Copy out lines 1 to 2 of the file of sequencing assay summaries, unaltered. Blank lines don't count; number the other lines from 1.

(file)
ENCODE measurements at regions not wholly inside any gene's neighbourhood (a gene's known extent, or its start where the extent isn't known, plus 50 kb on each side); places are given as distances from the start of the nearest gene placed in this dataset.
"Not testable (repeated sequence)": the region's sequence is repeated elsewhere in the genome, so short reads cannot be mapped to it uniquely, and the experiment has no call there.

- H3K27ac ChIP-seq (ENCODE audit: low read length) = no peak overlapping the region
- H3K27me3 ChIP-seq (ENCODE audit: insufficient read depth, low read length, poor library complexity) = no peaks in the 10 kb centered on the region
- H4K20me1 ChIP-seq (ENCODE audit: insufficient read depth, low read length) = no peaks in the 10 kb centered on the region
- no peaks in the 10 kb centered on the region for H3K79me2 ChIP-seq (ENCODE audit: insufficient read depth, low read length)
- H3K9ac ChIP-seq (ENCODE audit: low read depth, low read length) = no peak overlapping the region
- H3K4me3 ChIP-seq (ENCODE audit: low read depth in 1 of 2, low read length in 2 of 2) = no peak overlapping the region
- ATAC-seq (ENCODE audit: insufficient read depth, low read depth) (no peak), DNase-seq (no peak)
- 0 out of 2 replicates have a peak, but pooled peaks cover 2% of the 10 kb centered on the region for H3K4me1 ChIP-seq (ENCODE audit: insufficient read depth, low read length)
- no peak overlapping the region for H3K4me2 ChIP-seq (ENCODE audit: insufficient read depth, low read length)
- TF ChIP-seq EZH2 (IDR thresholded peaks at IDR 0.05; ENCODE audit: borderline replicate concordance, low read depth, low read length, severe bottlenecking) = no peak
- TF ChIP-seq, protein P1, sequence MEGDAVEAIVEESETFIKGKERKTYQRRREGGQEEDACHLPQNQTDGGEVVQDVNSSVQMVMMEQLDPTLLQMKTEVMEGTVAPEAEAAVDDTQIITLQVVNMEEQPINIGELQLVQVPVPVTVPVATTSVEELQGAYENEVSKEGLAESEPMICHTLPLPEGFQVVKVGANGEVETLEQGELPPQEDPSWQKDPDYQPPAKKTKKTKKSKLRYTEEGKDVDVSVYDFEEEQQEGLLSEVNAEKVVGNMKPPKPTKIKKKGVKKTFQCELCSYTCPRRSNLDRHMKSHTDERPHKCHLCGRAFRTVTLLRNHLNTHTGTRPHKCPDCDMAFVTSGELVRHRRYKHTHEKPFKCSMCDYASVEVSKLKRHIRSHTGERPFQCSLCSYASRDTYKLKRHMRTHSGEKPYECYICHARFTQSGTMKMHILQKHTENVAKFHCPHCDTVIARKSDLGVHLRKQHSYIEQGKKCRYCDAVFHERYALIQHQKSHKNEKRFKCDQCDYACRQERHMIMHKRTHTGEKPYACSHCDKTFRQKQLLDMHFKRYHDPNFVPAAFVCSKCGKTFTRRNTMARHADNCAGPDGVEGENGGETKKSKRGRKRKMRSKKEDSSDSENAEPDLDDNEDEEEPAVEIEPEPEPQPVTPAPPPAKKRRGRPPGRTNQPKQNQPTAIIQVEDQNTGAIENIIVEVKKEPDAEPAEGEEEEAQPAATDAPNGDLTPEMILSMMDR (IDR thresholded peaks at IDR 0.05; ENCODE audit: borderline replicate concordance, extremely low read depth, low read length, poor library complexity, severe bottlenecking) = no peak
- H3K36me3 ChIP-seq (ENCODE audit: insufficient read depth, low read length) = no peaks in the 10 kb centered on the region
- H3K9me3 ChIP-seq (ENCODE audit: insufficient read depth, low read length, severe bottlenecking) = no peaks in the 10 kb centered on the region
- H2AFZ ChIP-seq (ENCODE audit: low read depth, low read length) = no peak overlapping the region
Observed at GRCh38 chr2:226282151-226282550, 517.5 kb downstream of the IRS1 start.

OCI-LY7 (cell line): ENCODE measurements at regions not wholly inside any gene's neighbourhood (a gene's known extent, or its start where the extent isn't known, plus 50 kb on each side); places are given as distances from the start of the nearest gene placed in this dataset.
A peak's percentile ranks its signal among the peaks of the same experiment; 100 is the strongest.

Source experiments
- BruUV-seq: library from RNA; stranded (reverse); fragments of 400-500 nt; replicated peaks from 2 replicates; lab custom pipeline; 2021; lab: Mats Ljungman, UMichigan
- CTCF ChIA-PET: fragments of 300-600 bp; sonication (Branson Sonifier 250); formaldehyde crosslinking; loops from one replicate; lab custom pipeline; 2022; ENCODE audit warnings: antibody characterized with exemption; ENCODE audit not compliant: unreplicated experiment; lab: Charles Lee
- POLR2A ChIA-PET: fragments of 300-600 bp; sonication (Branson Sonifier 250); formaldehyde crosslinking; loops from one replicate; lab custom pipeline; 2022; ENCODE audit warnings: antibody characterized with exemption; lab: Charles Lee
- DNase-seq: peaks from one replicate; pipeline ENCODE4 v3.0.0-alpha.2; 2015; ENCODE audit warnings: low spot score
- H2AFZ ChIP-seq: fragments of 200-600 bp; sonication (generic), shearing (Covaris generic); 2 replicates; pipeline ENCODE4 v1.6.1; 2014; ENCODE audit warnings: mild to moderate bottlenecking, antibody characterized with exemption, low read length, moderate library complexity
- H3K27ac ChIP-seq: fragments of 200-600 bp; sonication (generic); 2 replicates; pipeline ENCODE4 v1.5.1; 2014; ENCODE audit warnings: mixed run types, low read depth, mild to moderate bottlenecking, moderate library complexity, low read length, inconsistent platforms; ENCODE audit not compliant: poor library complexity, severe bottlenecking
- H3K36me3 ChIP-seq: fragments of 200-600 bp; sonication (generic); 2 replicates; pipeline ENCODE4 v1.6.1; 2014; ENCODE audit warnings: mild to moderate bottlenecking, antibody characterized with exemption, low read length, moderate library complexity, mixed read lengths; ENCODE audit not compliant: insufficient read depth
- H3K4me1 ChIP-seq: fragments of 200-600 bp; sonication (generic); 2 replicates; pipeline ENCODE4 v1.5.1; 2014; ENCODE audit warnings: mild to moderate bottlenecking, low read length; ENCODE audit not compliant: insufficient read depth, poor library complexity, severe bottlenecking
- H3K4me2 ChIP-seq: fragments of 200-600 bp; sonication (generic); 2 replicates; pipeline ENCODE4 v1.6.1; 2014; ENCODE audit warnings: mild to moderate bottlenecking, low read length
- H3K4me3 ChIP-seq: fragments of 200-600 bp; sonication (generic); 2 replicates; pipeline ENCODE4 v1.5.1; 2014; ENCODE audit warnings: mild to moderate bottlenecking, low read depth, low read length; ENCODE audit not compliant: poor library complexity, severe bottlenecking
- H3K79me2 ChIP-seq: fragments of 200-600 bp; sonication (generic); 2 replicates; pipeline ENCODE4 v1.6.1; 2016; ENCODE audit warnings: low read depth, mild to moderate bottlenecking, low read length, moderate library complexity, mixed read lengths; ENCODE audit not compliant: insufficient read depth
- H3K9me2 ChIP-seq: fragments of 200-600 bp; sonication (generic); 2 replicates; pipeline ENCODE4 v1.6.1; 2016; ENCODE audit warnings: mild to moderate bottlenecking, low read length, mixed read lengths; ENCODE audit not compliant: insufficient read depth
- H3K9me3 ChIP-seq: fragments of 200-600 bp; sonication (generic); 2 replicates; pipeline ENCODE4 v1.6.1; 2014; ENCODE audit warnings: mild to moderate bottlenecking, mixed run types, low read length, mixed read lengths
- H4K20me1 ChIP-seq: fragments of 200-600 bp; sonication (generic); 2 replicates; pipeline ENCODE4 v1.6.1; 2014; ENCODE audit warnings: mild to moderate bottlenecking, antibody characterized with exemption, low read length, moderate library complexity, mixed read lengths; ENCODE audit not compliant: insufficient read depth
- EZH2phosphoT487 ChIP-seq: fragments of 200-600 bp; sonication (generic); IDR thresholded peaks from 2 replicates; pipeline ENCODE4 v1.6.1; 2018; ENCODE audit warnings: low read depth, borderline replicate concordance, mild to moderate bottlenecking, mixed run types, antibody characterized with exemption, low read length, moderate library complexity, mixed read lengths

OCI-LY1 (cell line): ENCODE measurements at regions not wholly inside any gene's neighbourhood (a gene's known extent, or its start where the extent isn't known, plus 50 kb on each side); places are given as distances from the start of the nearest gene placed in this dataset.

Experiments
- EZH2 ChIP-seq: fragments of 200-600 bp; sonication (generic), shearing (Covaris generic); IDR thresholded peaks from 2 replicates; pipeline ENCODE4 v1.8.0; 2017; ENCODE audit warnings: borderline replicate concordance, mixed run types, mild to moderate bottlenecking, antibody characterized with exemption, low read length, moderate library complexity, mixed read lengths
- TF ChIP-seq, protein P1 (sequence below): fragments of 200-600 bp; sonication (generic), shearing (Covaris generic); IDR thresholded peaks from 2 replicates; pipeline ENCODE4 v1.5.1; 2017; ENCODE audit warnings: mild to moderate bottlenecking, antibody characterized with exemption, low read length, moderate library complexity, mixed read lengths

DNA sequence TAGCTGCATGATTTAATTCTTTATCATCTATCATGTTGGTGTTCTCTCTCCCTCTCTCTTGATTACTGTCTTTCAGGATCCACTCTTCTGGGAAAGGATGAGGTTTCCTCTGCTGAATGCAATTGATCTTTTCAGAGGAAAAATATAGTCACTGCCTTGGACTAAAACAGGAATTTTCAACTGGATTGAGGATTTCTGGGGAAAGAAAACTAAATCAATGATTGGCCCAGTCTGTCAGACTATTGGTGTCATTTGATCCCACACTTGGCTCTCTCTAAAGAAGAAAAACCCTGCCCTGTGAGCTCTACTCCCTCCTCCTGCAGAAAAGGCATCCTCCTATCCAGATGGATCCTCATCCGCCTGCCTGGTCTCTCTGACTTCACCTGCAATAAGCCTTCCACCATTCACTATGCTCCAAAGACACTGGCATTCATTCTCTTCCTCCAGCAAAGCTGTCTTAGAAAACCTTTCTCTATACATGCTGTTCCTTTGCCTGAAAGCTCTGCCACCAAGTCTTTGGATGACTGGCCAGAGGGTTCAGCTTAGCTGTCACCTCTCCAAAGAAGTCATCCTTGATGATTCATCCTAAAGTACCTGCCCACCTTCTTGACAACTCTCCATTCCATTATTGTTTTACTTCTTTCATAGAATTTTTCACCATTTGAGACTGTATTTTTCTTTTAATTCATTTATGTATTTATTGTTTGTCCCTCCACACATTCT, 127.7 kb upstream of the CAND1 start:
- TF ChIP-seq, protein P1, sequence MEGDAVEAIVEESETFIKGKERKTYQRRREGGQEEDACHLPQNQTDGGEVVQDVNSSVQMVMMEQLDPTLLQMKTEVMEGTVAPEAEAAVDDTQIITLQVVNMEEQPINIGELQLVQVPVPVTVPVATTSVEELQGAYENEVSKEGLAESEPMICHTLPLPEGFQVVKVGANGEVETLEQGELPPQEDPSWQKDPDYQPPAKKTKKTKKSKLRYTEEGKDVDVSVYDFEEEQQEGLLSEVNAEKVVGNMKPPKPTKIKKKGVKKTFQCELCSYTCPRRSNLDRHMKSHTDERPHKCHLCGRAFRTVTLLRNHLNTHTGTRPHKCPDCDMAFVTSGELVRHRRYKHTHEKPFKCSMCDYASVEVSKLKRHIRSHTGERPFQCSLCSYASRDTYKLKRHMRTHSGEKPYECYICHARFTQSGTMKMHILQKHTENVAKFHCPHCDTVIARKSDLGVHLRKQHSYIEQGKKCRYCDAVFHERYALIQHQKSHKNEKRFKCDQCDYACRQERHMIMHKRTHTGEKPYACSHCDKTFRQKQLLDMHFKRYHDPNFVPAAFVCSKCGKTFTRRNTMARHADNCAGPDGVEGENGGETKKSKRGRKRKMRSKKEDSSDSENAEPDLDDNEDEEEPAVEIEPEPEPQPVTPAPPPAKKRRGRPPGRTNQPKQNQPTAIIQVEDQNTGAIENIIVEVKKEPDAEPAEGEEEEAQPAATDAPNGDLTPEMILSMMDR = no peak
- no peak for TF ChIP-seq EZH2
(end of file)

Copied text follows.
ENCODE measurements at regions not wholly inside any gene's neighbourhood (a gene's known extent, or its start where the extent isn't known, plus 50 kb on each side); places are given as distances from the start of the nearest gene placed in this dataset.
"Not testable (repeated sequence)": the region's sequence is repeated elsewhere in the genome, so short reads cannot be mapped to it uniquely, and the experiment has no call there.